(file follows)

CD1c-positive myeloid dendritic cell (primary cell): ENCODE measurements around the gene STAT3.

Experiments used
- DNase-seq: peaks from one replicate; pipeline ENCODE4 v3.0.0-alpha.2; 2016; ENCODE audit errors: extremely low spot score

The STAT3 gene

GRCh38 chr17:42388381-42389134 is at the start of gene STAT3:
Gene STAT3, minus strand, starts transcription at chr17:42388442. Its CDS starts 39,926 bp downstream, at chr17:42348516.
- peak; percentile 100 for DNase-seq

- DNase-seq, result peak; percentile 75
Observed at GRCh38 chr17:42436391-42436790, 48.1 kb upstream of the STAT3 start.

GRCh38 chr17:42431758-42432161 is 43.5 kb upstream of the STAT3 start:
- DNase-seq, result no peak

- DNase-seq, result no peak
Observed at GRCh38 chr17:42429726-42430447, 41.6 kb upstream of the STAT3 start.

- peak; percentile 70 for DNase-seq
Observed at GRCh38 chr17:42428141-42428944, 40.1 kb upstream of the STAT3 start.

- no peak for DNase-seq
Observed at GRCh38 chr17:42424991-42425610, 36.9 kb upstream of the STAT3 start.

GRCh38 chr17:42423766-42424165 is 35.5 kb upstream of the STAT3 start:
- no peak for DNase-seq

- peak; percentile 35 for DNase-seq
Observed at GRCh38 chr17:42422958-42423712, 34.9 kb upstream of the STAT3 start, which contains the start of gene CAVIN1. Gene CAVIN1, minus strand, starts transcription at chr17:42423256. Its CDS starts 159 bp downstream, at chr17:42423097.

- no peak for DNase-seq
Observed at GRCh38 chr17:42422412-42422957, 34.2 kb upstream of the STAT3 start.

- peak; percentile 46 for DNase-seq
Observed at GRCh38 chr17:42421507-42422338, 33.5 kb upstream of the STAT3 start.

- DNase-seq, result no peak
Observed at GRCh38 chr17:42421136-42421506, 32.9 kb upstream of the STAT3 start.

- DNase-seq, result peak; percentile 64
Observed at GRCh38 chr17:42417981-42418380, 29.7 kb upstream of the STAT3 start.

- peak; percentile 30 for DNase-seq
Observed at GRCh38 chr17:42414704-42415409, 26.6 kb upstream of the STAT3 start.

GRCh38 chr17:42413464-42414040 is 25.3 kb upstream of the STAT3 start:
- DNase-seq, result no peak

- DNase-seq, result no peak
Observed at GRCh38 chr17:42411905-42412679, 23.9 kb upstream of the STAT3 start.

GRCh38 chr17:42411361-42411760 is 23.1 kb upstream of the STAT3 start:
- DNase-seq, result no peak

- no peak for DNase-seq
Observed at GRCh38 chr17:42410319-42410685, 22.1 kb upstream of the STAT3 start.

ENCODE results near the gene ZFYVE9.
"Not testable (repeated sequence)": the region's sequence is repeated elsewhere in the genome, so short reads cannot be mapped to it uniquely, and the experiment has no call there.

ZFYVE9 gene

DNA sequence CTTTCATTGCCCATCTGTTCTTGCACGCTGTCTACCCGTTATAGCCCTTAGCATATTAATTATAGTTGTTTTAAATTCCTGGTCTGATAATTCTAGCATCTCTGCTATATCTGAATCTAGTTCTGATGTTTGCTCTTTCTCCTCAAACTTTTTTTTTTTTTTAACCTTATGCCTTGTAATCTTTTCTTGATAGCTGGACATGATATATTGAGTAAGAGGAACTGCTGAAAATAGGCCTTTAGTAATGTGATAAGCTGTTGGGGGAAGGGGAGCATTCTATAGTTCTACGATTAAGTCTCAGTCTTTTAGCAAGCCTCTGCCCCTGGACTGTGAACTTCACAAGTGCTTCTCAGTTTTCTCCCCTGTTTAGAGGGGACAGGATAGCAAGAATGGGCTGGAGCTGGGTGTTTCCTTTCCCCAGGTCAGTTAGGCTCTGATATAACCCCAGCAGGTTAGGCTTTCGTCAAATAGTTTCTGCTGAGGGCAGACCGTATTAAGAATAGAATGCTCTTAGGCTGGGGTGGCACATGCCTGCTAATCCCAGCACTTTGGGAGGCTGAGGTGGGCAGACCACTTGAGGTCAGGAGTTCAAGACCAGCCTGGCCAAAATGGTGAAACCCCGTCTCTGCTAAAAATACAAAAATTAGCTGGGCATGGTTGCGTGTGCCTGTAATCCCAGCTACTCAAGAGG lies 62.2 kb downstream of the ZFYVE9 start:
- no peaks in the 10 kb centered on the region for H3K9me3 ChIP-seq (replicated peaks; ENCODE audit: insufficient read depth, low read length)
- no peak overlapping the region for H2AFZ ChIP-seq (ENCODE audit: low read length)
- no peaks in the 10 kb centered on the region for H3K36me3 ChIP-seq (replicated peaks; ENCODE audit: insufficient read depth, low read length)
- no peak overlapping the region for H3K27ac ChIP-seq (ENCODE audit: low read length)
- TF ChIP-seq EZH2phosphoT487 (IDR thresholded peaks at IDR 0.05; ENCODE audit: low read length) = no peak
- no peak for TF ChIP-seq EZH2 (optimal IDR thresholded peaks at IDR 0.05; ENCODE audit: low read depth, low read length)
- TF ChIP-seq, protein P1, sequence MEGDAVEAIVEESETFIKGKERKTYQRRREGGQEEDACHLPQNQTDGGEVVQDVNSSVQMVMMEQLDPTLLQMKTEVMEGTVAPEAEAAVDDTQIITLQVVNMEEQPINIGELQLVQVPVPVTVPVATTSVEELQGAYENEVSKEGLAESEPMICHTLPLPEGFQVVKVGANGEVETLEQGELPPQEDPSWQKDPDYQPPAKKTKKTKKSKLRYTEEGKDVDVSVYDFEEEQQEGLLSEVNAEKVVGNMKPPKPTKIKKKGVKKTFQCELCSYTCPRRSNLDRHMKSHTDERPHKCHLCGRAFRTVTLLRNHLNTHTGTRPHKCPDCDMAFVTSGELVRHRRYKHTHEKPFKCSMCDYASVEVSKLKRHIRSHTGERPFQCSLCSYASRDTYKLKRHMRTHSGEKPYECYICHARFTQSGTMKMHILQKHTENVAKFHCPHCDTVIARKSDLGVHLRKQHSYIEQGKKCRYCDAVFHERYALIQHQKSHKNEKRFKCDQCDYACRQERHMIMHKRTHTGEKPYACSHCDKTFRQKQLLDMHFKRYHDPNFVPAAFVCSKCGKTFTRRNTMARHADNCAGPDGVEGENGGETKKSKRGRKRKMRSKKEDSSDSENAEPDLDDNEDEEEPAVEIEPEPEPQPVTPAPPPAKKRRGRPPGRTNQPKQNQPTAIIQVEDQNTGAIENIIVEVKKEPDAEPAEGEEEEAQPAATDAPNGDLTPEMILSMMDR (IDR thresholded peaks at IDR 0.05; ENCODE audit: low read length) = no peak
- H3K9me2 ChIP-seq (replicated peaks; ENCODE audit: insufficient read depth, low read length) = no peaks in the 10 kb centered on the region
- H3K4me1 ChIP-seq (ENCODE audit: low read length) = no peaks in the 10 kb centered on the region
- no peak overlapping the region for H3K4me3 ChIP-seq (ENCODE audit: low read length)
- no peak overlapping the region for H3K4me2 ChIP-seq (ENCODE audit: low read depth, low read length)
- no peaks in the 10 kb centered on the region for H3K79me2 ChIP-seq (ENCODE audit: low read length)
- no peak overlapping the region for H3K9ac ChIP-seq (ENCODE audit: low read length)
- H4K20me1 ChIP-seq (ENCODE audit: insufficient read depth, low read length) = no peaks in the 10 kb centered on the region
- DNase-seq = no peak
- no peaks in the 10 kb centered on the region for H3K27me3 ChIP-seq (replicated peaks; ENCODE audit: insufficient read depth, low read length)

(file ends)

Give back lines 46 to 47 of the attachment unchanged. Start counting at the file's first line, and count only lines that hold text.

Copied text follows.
- no peaks in the 10 kb centered on the region for H3K36me3 ChIP-seq (replicated peaks; ENCODE audit: insufficient read depth, low read length)
- no peak overlapping the region for H3K27ac ChIP-seq (ENCODE audit: low read length)